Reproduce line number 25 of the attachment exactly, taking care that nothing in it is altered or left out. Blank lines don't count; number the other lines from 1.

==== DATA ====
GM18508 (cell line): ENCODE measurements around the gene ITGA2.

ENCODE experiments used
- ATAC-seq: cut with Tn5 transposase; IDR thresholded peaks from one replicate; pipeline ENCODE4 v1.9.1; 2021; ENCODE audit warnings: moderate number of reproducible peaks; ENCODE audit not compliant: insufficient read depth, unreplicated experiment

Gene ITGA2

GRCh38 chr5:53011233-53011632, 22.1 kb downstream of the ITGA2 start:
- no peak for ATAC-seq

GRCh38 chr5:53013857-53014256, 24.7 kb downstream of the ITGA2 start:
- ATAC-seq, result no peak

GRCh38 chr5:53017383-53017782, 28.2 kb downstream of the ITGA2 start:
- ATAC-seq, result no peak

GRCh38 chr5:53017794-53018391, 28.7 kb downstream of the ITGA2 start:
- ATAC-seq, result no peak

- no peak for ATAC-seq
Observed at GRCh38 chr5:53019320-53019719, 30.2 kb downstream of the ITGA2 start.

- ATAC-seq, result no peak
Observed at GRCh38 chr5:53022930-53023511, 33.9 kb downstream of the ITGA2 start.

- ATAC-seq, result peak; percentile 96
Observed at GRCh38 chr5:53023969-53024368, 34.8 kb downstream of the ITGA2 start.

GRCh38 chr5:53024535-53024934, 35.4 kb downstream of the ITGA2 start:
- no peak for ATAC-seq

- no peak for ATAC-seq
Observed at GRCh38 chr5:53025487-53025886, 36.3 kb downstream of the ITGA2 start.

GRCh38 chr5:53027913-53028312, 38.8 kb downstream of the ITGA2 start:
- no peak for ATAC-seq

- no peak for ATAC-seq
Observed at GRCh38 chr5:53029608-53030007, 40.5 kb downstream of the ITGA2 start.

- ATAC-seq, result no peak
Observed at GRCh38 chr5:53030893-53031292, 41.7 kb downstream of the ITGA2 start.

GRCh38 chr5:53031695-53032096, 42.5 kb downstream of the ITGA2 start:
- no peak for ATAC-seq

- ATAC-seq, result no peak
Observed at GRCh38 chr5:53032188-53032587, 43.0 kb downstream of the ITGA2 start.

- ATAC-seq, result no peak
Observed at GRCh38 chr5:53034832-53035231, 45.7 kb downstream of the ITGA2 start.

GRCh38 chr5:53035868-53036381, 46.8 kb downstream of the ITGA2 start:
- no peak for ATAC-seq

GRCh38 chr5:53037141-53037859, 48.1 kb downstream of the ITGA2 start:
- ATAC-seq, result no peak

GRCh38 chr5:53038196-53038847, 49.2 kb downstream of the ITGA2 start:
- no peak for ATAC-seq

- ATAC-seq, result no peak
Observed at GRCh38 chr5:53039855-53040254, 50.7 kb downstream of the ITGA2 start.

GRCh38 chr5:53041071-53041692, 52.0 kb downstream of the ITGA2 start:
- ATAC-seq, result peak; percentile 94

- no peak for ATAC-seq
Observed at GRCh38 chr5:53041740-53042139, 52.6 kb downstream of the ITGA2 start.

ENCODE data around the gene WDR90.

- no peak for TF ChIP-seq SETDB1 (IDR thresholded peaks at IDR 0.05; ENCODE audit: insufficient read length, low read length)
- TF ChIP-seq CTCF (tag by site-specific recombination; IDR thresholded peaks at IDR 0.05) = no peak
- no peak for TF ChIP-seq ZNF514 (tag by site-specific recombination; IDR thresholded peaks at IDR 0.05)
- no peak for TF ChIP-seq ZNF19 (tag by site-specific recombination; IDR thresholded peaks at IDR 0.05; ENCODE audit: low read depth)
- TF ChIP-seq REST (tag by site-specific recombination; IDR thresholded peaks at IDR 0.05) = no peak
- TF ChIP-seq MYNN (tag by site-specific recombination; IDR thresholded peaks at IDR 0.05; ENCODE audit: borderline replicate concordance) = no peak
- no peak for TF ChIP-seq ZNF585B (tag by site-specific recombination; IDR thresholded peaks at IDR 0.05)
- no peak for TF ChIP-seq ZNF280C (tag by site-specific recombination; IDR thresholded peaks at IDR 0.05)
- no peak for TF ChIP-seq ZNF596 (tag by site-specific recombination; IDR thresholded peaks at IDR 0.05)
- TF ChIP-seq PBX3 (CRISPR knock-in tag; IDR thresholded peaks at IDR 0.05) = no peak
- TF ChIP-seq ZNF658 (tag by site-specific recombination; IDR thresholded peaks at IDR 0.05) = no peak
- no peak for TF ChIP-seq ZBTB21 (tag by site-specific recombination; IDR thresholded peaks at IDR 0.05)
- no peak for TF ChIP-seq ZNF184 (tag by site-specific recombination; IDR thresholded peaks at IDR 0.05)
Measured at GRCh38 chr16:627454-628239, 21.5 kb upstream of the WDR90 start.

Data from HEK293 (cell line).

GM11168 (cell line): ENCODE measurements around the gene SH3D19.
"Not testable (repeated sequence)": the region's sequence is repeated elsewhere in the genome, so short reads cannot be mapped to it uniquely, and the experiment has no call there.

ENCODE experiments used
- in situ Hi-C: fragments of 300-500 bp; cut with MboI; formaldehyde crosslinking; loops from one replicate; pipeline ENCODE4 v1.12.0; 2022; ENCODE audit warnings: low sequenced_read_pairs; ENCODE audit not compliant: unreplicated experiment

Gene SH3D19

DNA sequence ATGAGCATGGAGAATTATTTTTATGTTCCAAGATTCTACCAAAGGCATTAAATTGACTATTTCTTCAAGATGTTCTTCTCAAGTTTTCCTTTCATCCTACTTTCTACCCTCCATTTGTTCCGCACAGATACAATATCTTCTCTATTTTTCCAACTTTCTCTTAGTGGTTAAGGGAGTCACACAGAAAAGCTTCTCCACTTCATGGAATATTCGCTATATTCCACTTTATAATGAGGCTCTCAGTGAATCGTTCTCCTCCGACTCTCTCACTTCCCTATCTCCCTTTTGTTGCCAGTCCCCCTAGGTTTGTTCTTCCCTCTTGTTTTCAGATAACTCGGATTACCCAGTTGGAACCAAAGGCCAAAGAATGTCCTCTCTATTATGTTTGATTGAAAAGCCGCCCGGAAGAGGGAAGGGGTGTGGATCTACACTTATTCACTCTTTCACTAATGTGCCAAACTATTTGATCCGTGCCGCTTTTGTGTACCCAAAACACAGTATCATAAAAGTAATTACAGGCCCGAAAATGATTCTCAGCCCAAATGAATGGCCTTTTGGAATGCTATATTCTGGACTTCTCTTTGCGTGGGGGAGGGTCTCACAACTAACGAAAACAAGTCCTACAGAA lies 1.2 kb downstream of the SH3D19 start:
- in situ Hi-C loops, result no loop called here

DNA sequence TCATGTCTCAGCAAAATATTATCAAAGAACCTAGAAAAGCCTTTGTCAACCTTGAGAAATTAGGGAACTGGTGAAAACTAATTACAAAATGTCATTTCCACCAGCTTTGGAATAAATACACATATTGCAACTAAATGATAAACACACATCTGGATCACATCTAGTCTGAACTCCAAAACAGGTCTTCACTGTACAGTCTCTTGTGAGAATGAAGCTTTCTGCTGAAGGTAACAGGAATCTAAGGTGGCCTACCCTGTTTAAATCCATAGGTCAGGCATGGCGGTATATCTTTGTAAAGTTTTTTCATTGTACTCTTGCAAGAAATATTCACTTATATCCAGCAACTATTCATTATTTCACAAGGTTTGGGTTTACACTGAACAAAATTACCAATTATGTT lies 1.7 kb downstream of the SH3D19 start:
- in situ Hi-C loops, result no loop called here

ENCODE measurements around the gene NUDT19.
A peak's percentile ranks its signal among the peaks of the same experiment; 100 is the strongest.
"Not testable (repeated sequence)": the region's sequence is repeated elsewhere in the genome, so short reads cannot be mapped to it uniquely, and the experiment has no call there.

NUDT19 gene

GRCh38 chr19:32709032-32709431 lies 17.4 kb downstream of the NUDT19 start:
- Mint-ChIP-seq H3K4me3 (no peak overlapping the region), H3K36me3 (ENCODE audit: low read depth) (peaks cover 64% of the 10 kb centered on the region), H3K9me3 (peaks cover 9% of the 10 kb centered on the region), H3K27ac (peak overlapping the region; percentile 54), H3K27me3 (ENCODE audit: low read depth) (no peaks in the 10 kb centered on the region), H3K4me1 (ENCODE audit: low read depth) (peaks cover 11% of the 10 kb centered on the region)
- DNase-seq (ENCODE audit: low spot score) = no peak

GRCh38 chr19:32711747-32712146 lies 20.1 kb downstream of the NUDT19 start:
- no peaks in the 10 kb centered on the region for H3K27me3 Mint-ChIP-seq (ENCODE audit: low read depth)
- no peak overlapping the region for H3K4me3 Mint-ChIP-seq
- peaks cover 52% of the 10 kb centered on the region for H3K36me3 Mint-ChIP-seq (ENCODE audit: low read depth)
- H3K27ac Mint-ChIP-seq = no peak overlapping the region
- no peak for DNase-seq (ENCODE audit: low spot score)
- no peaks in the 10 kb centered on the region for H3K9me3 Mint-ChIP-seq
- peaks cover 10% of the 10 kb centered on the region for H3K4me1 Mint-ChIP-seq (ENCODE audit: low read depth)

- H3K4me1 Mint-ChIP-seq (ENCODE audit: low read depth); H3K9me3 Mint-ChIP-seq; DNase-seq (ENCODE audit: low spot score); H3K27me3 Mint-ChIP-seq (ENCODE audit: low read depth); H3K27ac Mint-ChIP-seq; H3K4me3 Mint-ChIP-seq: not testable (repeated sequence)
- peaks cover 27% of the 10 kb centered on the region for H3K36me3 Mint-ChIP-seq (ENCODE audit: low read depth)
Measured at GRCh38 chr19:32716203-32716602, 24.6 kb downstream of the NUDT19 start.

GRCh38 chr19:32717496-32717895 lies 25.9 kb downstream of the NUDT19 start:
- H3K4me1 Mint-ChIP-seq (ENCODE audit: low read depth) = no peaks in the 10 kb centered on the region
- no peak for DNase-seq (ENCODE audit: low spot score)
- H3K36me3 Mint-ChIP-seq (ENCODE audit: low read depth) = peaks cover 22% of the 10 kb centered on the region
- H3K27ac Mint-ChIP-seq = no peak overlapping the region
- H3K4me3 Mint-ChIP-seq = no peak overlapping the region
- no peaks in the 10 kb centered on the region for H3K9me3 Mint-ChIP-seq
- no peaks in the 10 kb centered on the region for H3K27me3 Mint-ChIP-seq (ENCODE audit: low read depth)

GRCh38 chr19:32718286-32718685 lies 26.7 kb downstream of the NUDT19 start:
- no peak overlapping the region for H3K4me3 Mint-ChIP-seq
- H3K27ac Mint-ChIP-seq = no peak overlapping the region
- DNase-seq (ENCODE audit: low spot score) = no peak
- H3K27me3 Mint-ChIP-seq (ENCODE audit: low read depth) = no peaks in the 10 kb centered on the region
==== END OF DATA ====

- no peak for ATAC-seq